by Hugh Morris from The Telegraph, July 25, 2017
Parents are making their toddlers drag suitcases past staff at airport gates to avoid paying baggage fees, Ryanair’s chief financial officer has said.
Neil Sorahan believes holidaymakers are using their children, entitled from the age of two to travel free of charge with a 10kg suitcase, as well as a second small bag, to spread the load of their luggage and avoid checked and excess luggage fees.
Sorahan said the airline could review its baggage allowance and fees after he agreed that some passengers were “taking the p***”. Ryanair began allowing customers to bring along an additional smaller cabin bag free of charge in October 2013 as part of an attempt to improve its image.
“I’ve seen two-year-olds wheeling a bag up to a plane as people try to take advantage,” he said.
“We’re very generous with our cabin baggage allowance; a 10kg case and a second small carry-on. If everyone does that there’s no issue. It’s the people coming with the kitchen sink that could change the policy.”
The airline said that fewer than one in six passengers now pays to check in luggage, while research by Which? earlier this year found that one in four travellers is being forced to place their carry-on luggage in the hold as overhead lockers fill up.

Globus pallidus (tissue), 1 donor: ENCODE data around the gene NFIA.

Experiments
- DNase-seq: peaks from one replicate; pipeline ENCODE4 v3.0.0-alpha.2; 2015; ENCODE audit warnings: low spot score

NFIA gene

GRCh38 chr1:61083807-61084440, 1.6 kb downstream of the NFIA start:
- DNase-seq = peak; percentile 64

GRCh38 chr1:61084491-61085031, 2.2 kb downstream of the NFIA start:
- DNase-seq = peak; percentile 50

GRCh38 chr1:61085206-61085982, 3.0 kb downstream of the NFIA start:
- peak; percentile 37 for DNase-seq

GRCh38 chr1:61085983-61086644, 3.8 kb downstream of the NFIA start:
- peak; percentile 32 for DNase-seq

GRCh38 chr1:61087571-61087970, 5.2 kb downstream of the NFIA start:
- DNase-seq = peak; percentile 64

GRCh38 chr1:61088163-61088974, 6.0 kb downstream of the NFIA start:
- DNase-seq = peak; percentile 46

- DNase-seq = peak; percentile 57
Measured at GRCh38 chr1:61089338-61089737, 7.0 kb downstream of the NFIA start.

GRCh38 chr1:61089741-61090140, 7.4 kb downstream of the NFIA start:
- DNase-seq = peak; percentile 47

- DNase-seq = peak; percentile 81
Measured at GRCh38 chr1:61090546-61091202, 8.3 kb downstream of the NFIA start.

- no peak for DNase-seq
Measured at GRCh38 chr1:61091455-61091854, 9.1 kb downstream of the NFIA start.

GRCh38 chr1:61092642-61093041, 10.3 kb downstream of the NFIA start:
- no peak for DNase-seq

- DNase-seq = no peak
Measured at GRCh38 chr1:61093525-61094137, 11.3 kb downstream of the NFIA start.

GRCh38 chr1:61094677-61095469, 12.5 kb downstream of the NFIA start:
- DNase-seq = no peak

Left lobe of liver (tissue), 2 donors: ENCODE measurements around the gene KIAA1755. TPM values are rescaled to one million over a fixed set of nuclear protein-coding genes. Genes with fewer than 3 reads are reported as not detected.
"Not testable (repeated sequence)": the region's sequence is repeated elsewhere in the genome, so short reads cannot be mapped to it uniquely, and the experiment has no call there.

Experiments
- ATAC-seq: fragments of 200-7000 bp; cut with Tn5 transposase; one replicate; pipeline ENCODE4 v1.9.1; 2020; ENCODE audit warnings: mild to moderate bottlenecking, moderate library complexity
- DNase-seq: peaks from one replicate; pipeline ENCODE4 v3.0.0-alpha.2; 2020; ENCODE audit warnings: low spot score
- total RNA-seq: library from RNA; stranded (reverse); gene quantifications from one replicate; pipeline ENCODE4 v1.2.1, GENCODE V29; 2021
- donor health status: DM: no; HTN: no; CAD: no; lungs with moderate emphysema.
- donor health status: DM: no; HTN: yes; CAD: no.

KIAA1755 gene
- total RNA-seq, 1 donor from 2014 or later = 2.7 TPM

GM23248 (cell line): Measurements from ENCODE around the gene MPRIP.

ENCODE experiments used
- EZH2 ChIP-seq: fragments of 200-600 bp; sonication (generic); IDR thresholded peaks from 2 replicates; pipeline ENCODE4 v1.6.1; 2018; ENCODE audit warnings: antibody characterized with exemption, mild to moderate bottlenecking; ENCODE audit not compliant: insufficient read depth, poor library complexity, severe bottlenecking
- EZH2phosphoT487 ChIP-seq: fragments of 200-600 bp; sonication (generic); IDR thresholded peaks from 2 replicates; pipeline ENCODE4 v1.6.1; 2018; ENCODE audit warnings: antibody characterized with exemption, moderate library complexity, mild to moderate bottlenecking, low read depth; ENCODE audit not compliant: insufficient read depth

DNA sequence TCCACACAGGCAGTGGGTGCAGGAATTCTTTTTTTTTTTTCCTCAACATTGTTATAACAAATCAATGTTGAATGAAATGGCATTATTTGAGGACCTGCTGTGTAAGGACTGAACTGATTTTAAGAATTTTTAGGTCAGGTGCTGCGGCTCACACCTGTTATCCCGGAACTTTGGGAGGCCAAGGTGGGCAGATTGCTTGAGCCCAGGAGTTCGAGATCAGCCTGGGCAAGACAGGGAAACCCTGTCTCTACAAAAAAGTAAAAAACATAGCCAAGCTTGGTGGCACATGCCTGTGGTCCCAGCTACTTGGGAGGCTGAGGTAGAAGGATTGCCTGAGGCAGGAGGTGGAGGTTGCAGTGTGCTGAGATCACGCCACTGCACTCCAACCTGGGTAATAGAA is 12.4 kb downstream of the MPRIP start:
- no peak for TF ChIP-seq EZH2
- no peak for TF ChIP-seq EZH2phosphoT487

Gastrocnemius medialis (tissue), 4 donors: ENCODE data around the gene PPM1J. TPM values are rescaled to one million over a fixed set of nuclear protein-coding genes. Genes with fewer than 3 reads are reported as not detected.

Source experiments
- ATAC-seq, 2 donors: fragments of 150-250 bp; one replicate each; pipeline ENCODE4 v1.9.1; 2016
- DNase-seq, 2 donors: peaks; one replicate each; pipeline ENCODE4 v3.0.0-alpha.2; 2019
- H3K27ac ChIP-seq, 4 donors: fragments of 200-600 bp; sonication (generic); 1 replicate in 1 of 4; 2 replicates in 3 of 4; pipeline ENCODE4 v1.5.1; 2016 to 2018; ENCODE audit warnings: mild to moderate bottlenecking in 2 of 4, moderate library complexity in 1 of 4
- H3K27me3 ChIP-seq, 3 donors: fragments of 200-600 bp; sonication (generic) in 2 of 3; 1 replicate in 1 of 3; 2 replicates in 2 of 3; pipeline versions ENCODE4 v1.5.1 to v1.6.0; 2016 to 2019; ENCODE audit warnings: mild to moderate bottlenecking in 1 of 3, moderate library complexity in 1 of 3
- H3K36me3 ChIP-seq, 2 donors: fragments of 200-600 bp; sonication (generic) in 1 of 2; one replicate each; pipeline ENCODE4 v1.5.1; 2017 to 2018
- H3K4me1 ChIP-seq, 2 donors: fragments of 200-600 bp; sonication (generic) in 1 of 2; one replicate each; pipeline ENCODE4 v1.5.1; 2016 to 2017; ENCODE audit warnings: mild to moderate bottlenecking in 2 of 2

Asked if passengers were “taking the p***”, Sorhan said: “Some are. The vast majority of people play by the rules but some don’t. Unfortunately some bring massive backpacks and things that don’t fit under the seat. We’ve been a little bit lax... we are victims of our own niceness.”
A spokesperson for Ryanair confirmed Sorahan’s comments.
Checking baggage with Ryanair often cost more than the flight itself, with even bags pre-booked online costing up to £40 each way.
In January Michael O’Leary said the airline was “struggling at the boarding gate because far too many passengers are turning up with half the contents of their homes now instead of one normal-sized bag and one small bag”.
The 10 airlines that make the most from extra charges
- United - $6.22bn (£4.77bn)
- Delta - $5.17bn (£3.96bn)
- American - $4.9bn (£3.76bn)
- Southwest - $2.83bn (£2.17bn)
- Air France/KLM - $2.1bn (£1.61bn)
- Ryanair - $1.98bn (£1.52bn)
- EasyJet - $1.36bn (£1.04bn)
- Lufthansa - $1.35bn (£1.04bn)
- Qantas - $1.19bn (£912m)
- Air Canada - $1.18bn (£904m)